Anik translates all the stories to Bangla for our Facebook platform. He believes language is a valuable instrument in our communication and understanding of one another; it brings us together, whether we are native speakers or learners. What better way to share our experiences with each other than through an instrument that carries so much of our history and identity? Taking on the role of translating the stories to Bangla not only reinforced Children of 1971’s mission and vision but also gave Anik the chance to bridge the gap that exists between the older and younger generation.
Anik was born and raised in Bangladesh and spent most of his life in his hometown in Chittagong. He has a B.A. at Rutgers University with a double major in Information Technology and Human Resource Management. Anik works for the United States Postal Service as an Information Technology Analyst at their Washington DC headquarters location. He would like to pursue a master’s in information technology or a related field within the next few years. During his spare time, he likes to play soccer, watch movies, and learn something that might help to expand his knowledge or be useful in developing his professional career.
Fariha has always strived to learn more deeply about her Bangladeshi identity from traveling regularly to Bangladesh during school breaks to integrating Bengali cultural practices in her daily life. After establishing her university and state’s first undergraduate Bengali Student Association in order to educate her local community about her culture, she joined the Children of 1971 team to continue highlighting the Bengali culture and its peoples’ experiences through storytelling.
Fariha is from Raleigh, NC, and graduated with a B.S. in Public Health from the University of North Carolina at Chapel Hill. She is currently taking a few gap years and pursuing diverse opportunities before applying to graduate school. Two notable facts are: her local Chipotle knows her by name and order, and she can serve as a Dhallywood, Bollywood, and Lollywood encyclopedia whenever needed. In her free time, she loves to try out new recipes, sip on a Coca-Cola, jam out to her 14hr Spotify playlist, or write poetry.
Zareen was drawn to Children of 1971 by her fascination with personal storytelling and with the Bangladeshi identity. She started as an editorial intern and is now running the newsletter, updating the website, and pitching new project ideas. She thrives in the excitement of fresh ideas that are yet to mature.
Zareen grew up in the San Francisco Bay Area and received a Bachelor’s and Master’s degree in Electrical Engineering and Computer Science from MIT. After graduating, she worked as a software engineer at a tech startup in San Francisco.
These days, Zareen is testing the waters of other personal interests, like writing and editing. She also makes cartoons for The New Yorker, rollerblades along the ocean, and watches copious amounts of television.
Social Media Coordinator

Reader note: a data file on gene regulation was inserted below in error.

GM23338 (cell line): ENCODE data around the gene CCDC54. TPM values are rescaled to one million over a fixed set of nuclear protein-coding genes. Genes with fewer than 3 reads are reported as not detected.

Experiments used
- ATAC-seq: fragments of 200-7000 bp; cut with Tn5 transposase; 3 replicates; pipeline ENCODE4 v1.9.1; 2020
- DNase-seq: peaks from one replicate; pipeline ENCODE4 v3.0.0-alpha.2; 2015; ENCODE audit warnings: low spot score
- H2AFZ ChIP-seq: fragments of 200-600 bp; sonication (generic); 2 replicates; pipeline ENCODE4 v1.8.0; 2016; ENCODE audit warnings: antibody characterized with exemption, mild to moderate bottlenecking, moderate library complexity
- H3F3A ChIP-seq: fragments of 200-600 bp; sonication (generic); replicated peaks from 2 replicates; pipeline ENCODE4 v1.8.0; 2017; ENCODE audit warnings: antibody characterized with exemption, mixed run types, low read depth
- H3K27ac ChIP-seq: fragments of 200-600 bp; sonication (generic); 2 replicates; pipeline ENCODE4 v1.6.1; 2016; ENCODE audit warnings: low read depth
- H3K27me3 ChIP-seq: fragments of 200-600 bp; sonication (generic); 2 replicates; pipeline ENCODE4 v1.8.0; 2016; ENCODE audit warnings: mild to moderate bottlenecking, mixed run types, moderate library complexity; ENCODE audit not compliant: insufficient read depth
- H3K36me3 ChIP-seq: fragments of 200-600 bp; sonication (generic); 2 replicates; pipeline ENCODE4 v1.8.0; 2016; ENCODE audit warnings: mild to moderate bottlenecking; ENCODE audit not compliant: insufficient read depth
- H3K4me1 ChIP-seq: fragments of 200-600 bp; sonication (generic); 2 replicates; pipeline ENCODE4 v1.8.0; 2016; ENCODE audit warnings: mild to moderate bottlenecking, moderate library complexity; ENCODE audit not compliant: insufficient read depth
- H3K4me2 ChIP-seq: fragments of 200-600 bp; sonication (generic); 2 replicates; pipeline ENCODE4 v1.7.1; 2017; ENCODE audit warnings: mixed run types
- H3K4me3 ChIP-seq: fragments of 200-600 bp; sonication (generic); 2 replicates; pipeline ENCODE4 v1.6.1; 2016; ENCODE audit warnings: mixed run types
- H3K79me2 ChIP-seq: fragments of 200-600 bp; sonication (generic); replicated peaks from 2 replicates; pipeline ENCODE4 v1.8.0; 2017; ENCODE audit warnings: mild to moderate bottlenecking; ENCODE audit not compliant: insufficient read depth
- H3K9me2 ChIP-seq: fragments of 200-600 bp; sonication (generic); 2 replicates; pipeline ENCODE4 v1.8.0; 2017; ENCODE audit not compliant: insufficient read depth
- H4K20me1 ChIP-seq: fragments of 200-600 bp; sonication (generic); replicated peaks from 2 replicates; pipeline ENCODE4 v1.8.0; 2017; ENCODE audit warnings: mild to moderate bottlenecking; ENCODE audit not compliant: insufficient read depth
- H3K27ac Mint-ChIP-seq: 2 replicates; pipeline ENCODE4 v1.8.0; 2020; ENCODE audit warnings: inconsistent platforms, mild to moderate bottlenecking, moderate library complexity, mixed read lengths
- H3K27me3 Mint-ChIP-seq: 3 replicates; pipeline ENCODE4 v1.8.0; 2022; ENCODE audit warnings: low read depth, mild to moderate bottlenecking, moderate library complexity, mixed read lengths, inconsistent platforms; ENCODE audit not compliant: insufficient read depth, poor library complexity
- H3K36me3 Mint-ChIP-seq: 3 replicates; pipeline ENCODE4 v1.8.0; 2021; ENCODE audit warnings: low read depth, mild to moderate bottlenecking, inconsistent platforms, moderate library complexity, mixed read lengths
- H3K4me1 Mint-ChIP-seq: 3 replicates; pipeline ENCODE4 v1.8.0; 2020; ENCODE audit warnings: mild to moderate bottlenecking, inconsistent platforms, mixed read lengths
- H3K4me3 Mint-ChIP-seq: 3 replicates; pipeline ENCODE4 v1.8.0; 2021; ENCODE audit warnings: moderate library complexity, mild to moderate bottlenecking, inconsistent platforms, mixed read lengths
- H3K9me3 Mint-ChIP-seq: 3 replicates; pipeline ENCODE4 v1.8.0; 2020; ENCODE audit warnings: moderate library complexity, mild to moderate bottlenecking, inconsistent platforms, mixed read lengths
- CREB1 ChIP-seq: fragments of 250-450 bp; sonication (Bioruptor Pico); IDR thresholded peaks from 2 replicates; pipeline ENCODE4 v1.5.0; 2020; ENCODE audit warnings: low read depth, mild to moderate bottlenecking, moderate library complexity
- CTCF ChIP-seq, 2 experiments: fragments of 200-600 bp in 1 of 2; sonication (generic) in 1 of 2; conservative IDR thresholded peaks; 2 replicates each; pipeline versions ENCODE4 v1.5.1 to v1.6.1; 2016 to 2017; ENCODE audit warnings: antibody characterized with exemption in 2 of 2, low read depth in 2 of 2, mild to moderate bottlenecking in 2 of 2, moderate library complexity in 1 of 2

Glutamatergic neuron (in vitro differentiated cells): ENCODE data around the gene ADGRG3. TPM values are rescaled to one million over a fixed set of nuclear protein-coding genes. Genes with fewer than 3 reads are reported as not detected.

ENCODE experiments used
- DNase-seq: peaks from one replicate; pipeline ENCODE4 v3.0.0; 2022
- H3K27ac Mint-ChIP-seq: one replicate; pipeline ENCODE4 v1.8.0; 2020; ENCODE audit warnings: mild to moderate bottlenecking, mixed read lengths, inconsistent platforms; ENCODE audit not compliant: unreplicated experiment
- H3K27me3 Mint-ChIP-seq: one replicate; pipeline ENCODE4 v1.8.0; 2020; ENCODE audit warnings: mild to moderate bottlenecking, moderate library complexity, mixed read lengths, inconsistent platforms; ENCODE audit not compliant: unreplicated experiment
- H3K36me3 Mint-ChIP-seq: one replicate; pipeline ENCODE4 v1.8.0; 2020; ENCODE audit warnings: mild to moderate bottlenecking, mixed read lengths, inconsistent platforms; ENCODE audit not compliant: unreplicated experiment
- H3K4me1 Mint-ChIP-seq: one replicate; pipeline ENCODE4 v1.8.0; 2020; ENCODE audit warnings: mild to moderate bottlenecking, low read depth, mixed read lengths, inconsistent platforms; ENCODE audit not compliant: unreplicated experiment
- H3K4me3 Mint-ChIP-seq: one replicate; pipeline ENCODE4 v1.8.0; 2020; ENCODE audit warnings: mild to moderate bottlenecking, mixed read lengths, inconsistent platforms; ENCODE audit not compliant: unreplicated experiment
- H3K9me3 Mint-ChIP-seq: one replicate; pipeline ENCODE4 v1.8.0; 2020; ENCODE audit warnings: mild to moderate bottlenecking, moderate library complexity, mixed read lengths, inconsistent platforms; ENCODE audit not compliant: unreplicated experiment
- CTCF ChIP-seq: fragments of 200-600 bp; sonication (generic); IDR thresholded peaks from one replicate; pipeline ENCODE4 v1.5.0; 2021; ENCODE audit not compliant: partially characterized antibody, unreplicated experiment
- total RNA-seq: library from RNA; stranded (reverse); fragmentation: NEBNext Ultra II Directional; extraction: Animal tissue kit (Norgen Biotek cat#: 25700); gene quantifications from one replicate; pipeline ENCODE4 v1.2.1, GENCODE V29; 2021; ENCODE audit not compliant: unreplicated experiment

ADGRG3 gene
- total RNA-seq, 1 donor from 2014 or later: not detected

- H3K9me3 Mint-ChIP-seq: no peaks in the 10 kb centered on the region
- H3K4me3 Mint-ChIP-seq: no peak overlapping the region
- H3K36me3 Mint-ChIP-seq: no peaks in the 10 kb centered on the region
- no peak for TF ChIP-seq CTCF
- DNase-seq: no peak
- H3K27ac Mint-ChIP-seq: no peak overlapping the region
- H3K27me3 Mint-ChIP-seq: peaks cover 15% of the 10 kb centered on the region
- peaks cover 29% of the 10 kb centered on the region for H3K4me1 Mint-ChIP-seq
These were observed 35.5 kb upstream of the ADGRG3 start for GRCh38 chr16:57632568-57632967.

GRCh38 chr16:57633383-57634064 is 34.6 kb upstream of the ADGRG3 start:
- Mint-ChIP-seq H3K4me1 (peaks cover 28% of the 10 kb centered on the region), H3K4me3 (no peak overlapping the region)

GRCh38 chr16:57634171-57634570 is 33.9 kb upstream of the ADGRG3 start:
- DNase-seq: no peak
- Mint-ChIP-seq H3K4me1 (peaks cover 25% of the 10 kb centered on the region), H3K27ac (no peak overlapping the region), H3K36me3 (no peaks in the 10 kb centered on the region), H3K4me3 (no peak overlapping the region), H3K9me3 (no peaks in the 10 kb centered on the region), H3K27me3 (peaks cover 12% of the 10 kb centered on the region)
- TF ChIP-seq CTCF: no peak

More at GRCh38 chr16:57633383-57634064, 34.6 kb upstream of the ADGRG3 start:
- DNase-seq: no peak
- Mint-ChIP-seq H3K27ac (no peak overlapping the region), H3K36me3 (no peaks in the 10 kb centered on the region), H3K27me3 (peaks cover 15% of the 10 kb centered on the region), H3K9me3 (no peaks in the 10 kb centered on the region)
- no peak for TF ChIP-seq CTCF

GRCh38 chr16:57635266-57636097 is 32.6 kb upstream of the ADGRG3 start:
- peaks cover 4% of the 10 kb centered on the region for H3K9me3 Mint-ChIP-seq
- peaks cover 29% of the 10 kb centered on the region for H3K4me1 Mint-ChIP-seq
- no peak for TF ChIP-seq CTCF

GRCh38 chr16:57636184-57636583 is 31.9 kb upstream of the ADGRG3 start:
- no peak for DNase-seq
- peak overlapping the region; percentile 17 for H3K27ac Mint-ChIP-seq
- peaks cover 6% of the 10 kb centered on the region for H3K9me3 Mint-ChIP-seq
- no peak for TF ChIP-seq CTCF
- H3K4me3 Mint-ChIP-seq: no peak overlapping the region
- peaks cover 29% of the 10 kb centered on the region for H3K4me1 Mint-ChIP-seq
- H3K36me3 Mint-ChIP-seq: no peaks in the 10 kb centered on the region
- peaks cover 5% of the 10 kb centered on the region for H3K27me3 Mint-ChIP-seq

Amreen works primarily with the content team for our Ask Apu Podcast Instagram page, and previously worked in our editorial department. She was born and raised in Jamaica, Queens, and intends to start her own family there someday. She grew up surrounded by people from all walks of life and wants to raise her children the same way – tolerant of all people. She is currently an M.S. candidate majoring in Business Analytics at Baruch College and has earned a B.A. in psychology from the University at Albany.
When Amreen first learned about Children of 1971, she knew right away that she wanted to work with them and make a difference in the Bangladeshi diaspora. She joined the team in March 2020 and enjoys content creating and curating because it brings out both her creative and practical sides. She believes strongly in Children of 1971’s mission and enjoys working with a team of dreamers to uplift communities and help people find their voices.
Arghya translates stories and helps bridge the gap in language among Bangladeshi Americans. Arghya was born and raised in Chittagong, Bangladesh. He spent more than half of his teenage life in Bangladesh before migrating to the United States in 2012. He is currently pursuing a double major in Aerospace Engineering and Computational Mathematics. He hopes to enlighten first-generation Bangladeshi Americans about the importance of our mother tongue, Bangla.
Noshin creates graphics for the page and website. She was born and raised in Astoria, Queens, and is currently an undergraduate student in New York. She majors in International Relations and Political Science, and her favorite part of classes are the debates. She plans to pursue a career in law. She has many hobbies, including drawing, painting, and reading. Her most recent pastime has been creating glass paintings. Noshin's most favorite thing to do though is finding a video game to her liking and playing under the warmth of stacked blankets.
Reza loves the process of tuning stories with our writers. He also occasionally enjoys checking for grammar. Reza was born in Queens, raised Upstate, and educated between Boston and London. He has worked as a management consultant on public health reforms and is interested in the policymaking process. He’s recently gotten into film photography and becoming Bengali-literate and co-hosts Uproar in the Studio, a podcast about Chinese blockbuster movies. Reza’s always looking for a good story to read with a cup of green tea.